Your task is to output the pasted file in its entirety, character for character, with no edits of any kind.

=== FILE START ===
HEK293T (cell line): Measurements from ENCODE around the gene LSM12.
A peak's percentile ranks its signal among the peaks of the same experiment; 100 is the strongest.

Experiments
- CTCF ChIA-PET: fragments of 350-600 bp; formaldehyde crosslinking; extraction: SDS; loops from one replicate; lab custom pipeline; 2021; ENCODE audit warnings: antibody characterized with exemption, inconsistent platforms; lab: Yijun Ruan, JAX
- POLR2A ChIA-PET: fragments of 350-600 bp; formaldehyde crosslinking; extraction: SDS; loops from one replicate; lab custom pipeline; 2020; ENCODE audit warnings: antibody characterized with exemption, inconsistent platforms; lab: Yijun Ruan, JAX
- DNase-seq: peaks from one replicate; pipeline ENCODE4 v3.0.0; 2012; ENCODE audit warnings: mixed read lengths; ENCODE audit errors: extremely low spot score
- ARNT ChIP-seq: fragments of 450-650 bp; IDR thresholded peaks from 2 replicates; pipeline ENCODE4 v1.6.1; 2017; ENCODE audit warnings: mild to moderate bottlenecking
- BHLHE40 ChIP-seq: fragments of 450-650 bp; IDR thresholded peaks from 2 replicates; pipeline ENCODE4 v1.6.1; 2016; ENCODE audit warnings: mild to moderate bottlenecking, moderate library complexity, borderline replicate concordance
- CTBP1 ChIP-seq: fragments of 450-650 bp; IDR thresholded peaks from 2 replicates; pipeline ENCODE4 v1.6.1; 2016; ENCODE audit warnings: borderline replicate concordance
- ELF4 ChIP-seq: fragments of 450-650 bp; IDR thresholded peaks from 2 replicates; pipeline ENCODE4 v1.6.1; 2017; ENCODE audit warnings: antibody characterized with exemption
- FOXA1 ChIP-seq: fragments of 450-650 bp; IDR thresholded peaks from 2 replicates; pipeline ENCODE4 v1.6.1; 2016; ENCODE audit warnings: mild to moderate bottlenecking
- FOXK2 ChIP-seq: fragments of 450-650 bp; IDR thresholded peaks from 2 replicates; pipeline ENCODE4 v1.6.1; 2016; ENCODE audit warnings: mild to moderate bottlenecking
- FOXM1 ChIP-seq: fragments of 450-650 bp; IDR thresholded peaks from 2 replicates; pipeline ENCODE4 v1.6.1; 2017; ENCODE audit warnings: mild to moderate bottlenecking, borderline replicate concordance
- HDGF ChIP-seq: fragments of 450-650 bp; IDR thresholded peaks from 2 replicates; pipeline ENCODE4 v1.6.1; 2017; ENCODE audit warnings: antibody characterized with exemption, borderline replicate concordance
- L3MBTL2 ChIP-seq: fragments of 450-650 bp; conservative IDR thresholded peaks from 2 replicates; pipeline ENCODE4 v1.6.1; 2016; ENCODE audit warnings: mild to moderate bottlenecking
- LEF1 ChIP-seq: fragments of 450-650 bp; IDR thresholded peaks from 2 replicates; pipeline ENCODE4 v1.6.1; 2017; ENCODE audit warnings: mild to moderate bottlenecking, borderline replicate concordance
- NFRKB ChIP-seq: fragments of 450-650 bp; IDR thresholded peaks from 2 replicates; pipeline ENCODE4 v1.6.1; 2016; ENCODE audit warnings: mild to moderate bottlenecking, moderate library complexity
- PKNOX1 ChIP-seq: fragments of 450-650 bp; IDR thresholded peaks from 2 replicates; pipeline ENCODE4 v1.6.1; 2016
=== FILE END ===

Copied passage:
HEK293T (cell line): Measurements from ENCODE around the gene LSM12.
A peak's percentile ranks its signal among the peaks of the same experiment; 100 is the strongest.

Experiments
- CTCF ChIA-PET: fragments of 350-600 bp; formaldehyde crosslinking; extraction: SDS; loops from one replicate; lab custom pipeline; 2021; ENCODE audit warnings: antibody characterized with exemption, inconsistent platforms; lab: Yijun Ruan, JAX
- POLR2A ChIA-PET: fragments of 350-600 bp; formaldehyde crosslinking; extraction: SDS; loops from one replicate; lab custom pipeline; 2020; ENCODE audit warnings: antibody characterized with exemption, inconsistent platforms; lab: Yijun Ruan, JAX
- DNase-seq: peaks from one replicate; pipeline ENCODE4 v3.0.0; 2012; ENCODE audit warnings: mixed read lengths; ENCODE audit errors: extremely low spot score
- ARNT ChIP-seq: fragments of 450-650 bp; IDR thresholded peaks from 2 replicates; pipeline ENCODE4 v1.6.1; 2017; ENCODE audit warnings: mild to moderate bottlenecking
- BHLHE40 ChIP-seq: fragments of 450-650 bp; IDR thresholded peaks from 2 replicates; pipeline ENCODE4 v1.6.1; 2016; ENCODE audit warnings: mild to moderate bottlenecking, moderate library complexity, borderline replicate concordance
- CTBP1 ChIP-seq: fragments of 450-650 bp; IDR thresholded peaks from 2 replicates; pipeline ENCODE4 v1.6.1; 2016; ENCODE audit warnings: borderline replicate concordance
- ELF4 ChIP-seq: fragments of 450-650 bp; IDR thresholded peaks from 2 replicates; pipeline ENCODE4 v1.6.1; 2017; ENCODE audit warnings: antibody characterized with exemption
- FOXA1 ChIP-seq: fragments of 450-650 bp; IDR thresholded peaks from 2 replicates; pipeline ENCODE4 v1.6.1; 2016; ENCODE audit warnings: mild to moderate bottlenecking
- FOXK2 ChIP-seq: fragments of 450-650 bp; IDR thresholded peaks from 2 replicates; pipeline ENCODE4 v1.6.1; 2016; ENCODE audit warnings: mild to moderate bottlenecking
- FOXM1 ChIP-seq: fragments of 450-650 bp; IDR thresholded peaks from 2 replicates; pipeline ENCODE4 v1.6.1; 2017; ENCODE audit warnings: mild to moderate bottlenecking, borderline replicate concordance
- HDGF ChIP-seq: fragments of 450-650 bp; IDR thresholded peaks from 2 replicates; pipeline ENCODE4 v1.6.1; 2017; ENCODE audit warnings: antibody characterized with exemption, borderline replicate concordance
- L3MBTL2 ChIP-seq: fragments of 450-650 bp; conservative IDR thresholded peaks from 2 replicates; pipeline ENCODE4 v1.6.1; 2016; ENCODE audit warnings: mild to moderate bottlenecking
- LEF1 ChIP-seq: fragments of 450-650 bp; IDR thresholded peaks from 2 replicates; pipeline ENCODE4 v1.6.1; 2017; ENCODE audit warnings: mild to moderate bottlenecking, borderline replicate concordance
- NFRKB ChIP-seq: fragments of 450-650 bp; IDR thresholded peaks from 2 replicates; pipeline ENCODE4 v1.6.1; 2016; ENCODE audit warnings: mild to moderate bottlenecking, moderate library complexity
- PKNOX1 ChIP-seq: fragments of 450-650 bp; IDR thresholded peaks from 2 replicates; pipeline ENCODE4 v1.6.1; 2016